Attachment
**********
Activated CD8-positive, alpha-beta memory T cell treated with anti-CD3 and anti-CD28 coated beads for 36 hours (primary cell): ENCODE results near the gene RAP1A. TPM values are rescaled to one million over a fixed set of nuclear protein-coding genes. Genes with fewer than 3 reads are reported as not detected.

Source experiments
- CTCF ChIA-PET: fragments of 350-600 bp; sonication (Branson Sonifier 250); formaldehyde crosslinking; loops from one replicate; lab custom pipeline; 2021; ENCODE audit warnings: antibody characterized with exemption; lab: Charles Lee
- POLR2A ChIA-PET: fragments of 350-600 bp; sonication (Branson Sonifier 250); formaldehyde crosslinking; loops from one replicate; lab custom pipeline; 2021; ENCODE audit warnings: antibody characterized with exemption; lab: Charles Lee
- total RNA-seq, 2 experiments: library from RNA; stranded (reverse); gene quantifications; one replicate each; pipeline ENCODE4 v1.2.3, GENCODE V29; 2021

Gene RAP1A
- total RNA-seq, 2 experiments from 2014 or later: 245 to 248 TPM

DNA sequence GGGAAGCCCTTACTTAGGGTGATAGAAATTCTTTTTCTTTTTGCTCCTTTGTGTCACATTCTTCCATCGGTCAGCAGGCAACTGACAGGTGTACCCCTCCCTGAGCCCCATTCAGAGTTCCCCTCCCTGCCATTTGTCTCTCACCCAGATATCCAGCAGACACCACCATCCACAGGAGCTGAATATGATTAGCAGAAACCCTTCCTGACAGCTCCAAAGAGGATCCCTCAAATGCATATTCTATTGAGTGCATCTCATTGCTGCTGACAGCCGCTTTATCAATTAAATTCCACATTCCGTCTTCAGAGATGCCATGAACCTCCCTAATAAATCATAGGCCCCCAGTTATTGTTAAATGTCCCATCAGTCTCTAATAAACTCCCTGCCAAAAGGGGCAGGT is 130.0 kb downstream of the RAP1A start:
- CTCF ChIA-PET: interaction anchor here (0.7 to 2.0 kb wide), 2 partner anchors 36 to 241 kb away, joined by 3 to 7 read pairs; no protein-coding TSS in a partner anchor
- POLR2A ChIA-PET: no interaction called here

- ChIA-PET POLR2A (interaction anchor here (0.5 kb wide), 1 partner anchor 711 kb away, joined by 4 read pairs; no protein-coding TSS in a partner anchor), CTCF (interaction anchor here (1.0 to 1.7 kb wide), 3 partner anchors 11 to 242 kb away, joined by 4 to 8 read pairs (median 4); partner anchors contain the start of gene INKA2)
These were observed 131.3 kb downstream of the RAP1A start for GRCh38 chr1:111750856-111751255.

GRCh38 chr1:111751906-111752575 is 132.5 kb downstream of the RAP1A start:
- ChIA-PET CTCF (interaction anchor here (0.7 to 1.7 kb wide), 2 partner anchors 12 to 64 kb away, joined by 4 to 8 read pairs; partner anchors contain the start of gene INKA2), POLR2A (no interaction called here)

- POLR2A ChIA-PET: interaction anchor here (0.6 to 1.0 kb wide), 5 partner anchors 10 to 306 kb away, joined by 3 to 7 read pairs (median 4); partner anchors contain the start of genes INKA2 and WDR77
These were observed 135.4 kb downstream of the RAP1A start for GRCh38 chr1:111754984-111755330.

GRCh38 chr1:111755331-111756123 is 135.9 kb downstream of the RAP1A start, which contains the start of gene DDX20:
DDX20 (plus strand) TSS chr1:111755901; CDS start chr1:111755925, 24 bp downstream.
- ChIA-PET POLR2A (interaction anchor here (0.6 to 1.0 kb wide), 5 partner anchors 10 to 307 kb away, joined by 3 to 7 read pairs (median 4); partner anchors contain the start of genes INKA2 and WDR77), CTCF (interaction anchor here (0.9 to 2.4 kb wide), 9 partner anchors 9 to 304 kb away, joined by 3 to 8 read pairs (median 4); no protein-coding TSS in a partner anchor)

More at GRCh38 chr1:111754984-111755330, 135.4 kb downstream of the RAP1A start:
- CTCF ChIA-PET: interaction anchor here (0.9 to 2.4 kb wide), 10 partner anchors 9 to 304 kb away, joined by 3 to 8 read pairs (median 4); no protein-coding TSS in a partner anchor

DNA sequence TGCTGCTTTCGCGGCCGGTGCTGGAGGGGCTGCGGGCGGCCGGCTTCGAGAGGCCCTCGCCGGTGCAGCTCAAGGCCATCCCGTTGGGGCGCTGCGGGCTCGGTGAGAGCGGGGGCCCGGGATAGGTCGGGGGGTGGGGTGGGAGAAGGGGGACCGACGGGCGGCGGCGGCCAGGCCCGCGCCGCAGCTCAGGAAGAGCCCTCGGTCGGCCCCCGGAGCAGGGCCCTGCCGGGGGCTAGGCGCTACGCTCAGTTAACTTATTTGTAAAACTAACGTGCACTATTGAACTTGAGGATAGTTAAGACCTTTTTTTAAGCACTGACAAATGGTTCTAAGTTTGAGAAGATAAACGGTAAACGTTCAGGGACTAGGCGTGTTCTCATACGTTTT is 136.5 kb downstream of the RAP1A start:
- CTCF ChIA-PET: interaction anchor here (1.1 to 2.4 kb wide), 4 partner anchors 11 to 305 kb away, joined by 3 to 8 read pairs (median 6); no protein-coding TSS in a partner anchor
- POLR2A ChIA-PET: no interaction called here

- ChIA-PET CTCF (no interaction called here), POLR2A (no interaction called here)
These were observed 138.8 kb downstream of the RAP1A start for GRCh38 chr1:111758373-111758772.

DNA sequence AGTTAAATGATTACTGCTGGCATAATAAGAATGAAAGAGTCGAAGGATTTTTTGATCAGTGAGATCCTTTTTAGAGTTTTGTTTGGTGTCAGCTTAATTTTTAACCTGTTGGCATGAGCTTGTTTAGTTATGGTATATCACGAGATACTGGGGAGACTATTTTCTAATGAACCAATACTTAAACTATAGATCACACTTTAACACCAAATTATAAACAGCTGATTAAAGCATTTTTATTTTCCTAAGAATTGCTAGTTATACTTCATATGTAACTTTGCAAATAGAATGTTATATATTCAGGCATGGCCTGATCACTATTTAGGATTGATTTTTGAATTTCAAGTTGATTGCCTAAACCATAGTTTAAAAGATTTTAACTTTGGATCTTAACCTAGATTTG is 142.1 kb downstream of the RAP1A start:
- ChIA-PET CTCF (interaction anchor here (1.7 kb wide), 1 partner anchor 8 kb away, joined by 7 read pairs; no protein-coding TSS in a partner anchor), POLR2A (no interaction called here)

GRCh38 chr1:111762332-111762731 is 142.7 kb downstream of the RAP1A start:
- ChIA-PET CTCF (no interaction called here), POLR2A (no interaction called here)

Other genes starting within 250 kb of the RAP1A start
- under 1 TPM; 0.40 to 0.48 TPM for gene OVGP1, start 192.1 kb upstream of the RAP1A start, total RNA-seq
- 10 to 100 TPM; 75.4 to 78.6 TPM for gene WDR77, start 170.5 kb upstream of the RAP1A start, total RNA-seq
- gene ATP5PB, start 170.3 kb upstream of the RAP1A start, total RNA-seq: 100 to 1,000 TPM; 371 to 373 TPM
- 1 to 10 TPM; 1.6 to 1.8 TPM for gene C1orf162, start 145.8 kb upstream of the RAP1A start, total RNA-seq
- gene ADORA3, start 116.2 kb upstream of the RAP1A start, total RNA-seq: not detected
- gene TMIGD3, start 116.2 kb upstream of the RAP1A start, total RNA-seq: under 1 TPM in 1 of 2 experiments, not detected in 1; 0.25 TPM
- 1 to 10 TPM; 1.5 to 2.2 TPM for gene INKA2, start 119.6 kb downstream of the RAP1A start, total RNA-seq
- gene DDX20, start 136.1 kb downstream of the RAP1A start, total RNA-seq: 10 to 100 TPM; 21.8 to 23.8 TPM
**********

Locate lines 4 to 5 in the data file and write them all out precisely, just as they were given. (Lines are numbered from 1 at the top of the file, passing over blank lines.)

- POLR2A ChIA-PET: fragments of 350-600 bp; sonication (Branson Sonifier 250); formaldehyde crosslinking; loops from one replicate; lab custom pipeline; 2021; ENCODE audit warnings: antibody characterized with exemption; lab: Charles Lee
- total RNA-seq, 2 experiments: library from RNA; stranded (reverse); gene quantifications; one replicate each; pipeline ENCODE4 v1.2.3, GENCODE V29; 2021